On the bright side, SA is modernising and updating their procedures and templates in recognition of the frustrations that committees have, and in recognition of the new technologies that are available now (online editing, videoconferencing, online training academy).

I’m really looking forward to the forecasted roll-out of utilising redline markups on Drafts for Public Comment.  It is currently being trialled on another set of Drafts.  That will be a huge help to everyone in order to more easily identify what’s change.  No word, though, on when that will be applied to our suite of documents.





AS 2885.6 (SMS) Update

Below is a stolen summary write-up – stolen from Peter Tuft, the chair of Subcommittee ME-038-01, responsible for the revision of Part 1and creation of Part 6.  It was an email he sent today to the ME-038-01 committee, and I thought it was simply good enough to post it here so I didn’t bother re-writing it, I’ve just checked with him that it was ok to copy it here, with minor contextual modifications:

“We (ME-038-01) have had a very successful meeting in Sydney over the past two days. 

“We reached a resolution on the fate of Section 4 of the public comment draft (High-Consequence Recognition) (HCR), which had the most Public Comment about it’s inclusion: so after much discussion, we’ve agreed to move it to an informative Appendix, with a view to getting industry experience with the concept and then refining it with the benefit of experience, and promoting it to being mandatory at a future revision.  (this is a workable outcome.  There were some industry objections to the inclusion of Section 4/HCR, and also some of the logistics of implementing the HCR requirement were enough that the committee concluded that having this mandatory at this stage may have been too big of a step – sj).

“We also got through almost all of the items flagged as needing face-to face-discussion, with only a few low-priority items missed. (he’s being modest.  We covered about 150 items in two days, plus the HCR discussion – that’s pretty good! – sj)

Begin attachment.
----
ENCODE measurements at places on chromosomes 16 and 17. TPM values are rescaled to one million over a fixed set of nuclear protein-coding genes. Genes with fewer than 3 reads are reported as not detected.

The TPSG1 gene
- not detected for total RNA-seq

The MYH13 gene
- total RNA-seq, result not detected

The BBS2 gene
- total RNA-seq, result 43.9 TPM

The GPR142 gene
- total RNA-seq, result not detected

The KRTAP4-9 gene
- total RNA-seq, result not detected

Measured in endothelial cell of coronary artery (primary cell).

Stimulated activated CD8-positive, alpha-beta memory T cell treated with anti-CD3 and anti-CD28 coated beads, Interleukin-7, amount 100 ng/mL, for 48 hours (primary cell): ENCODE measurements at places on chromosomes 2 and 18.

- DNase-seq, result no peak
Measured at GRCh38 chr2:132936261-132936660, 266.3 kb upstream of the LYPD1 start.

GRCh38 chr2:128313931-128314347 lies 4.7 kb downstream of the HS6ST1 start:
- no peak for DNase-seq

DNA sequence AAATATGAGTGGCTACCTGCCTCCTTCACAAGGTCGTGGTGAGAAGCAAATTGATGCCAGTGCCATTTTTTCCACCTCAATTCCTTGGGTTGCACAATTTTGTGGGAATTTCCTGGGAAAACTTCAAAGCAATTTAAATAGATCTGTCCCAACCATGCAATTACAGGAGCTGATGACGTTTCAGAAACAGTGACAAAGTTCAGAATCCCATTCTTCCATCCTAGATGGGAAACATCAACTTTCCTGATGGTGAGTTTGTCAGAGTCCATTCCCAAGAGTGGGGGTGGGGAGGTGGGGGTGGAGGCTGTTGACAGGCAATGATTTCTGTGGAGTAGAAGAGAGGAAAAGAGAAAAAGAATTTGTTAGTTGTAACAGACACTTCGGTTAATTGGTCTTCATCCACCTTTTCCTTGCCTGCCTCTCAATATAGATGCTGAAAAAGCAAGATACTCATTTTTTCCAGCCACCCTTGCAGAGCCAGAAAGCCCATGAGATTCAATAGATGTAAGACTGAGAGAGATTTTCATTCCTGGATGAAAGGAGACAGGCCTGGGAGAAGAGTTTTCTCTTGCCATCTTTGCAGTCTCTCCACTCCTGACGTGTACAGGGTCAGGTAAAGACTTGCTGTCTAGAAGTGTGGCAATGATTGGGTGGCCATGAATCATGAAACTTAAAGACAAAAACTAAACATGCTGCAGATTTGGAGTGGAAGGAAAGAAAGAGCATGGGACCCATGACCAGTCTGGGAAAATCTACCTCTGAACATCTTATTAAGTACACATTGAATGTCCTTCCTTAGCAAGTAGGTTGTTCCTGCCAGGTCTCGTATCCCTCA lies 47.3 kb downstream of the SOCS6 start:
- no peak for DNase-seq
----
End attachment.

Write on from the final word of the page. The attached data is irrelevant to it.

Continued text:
“Because of the extent of the changes, Standards Australia require that the document will be issued for public comment again, but via what they call “combined procedure” which involves simultaneous ME-038 Main Committee ballot and a Public Comment period of 6 weeks. Barring disaster, we should have an approved Standard at the end of that process. (we will, in effect, almost discourage public comment for that round – sj)

“So, we hope to have that next Public Comment draft published in early February or thereabouts, ideally before the annual ME-038 Main Committee meeting (20-21 Feb), subject to the vagaries of Standards Australia resourcing and the holiday season. (recall my ‘respect/disdain’ view of Standards… yes it’s a lot of work for them, and we appreciate it… and we also really hope they can meet the agreed schedule…-sj)

“Right now, the next step for the ME-038-01 committee is to finalise changes to the text, by mid-December.”

…And then there was a whole list of action items for us on the committee to get on to, referring to seven (only seven!) remaining comments that need discussion on the proposed resolution, and also referring to the 550 comments that were not discussed at the meeting but previously circulated to the committee – so we need to re-confirm no objections to the resolutions to those comments. 

In case you hadn’t heard, we had over 700 comments on this draft Part 6, surely a record for Standards Australia.

We are now aiming for Part 6 publication in Q2 2018.

And – reminder that Part 1 is currently out for Public Comment, closing on December 1.  



Overview Information

Another excellent annual APGA industry conference was held in mid-October 2017, in Cairns. Always an enjoyable 4-5 days of catching up with industry colleagues.